This movie was shot in sequence, which was rare for a Harold Lloyd movie. Lloyd usually thought up comic setpieces and based his stories around them. In this instance he felt it was a more character-driven story and he would have to get into the character by shooting it in order.
Harold Lloyd was 31 when he shot this movie. He had always wanted to make a football movie but never had the opportunity. When this film was in development, he thought it would be a bad idea to have him in it, because he was too old.
Harold Lloyd originally began production with the football scenes, filming at the Rose Bowl in Pasadena, CA. However, he couldn't achieve the right tone for these final scenes, and he decided to start over again and shoot the film in sequence.
The football scenes were shot at Memorial Stadium in Berkeley, CA, between the first and second quarters of the East-West game of 1924-25. The stadium had just completed construction the year before.
Included among the American Film Institute's 2000 list of the Top 100 Funniest American Movies.
A fictional movie poster titled "The College Hero" can be seen in Harold Lloyd's bedroom. In 1927 a movie would be released with the same title, The College Hero (1927).
The San Bernardino Daily Sun reported on Thursday 13 November 1924 that on the previous afternoon Harold Lloyd had been filming train station scenes at the Southern Pacific Railroad depot at Lemon Avenue and Depot Street in Ontario, California, for an as-yet untitled film, "when hundreds of admirers of the movie comedian assembled to watch Harold Lloyd perform before the camera in the making of his newest film. Lloyd, with a company of 80 men and women and a special train, is engaged in the making of a college play, which has not yet been named. Jobyna Ralston , the comedian"s leading woman, shared honors with Lloyd in the interest of the crowd. The company expects to continue the work here tomorrow." (13 November) (Special Staff Correspondences, "Harold Lloyd Amuses in Filming of New Play," The San Bernardino Daily Sun, San Bernardino, California, Thursday 13 November 1924, Section 2, Volume LV, Number 54, page 10.) In John Bengtson's book, "Silent Visions: Discovering Early Hollywood and New York Through the Films of Harold Lloyd." Bengtson writes that Lloyd decided he needed a reaction shot of the dean looking outraged after being clapped on the back at the train station by Lloyd's character. Therefore, rather than return to Ontario, those few seconds were shot in Culver City with its train station behind the dean.. Bengtson credits Paul Ayers, railroad history buff, on finding the location. Lloyd is quoted in a local paper, DAILY REPORT, as saying that Southern Pacific had granted permission and the use of four train cars and a locomotive.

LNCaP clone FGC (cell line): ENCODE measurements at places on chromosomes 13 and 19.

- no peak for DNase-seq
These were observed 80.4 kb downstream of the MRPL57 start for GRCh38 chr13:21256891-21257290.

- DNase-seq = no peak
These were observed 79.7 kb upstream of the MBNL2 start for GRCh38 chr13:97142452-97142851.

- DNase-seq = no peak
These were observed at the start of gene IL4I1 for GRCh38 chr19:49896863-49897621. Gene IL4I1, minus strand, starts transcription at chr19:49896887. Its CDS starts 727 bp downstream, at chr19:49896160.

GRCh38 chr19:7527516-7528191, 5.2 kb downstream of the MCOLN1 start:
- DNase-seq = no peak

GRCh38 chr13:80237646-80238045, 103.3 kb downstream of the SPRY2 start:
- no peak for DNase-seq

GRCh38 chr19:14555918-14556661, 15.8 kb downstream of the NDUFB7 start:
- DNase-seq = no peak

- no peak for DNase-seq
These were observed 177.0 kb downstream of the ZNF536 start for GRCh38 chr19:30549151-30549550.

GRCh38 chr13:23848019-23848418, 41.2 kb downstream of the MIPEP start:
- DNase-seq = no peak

Some of the football scenes were reused by Preston Sturges in his 1947 film The Sin of Harold Diddlebock (1947).
The train station where Harold Lloyd got off for college was in Culver City, near Los Angeles.
Harold Lloyd's shirt has the letter "T" on it for Tate College / University. Although filmed in California, a poster and a pennant in his bedroom shows Tate being located in Texas.
This film was selected into the National Film Registry in 1990 for being "culturally, historically, or aesthetically significant"
In 2002 Harold Lloyd Entertainment released a 76-minute version with music composed, arranged and conducted by Robert Israel and played by The Robert Israel Orchestra and The Moravian Philharmonic Orchestra.
At the Tate Hotel Cuban cigars are available to purchase at the main desk. Cuban cigars did not become illegal to have in the US until Fidel Castro took over Cuba in 1959.
The fact that the other freshman have no letters on their shirts when Harold comes off the bus so l'd better explain what's going on. These boys have yet to earn their school letter and so they don't have one yet. They only earn the right to wear a letter at the film's end when they win the championship football game. Wearing a school letter you haven't earned yet was a crime at the time this film was made.
In a 1927 interview with Photoplay Magazine, Alona Marlowe claimed to have been recruited, along with several other young people, directly from Hollywood High School to be extras in this film.
Assuming its copyright has not lapsed already, this film and all others produced in 1925 enter the U.S. public domain in 2021.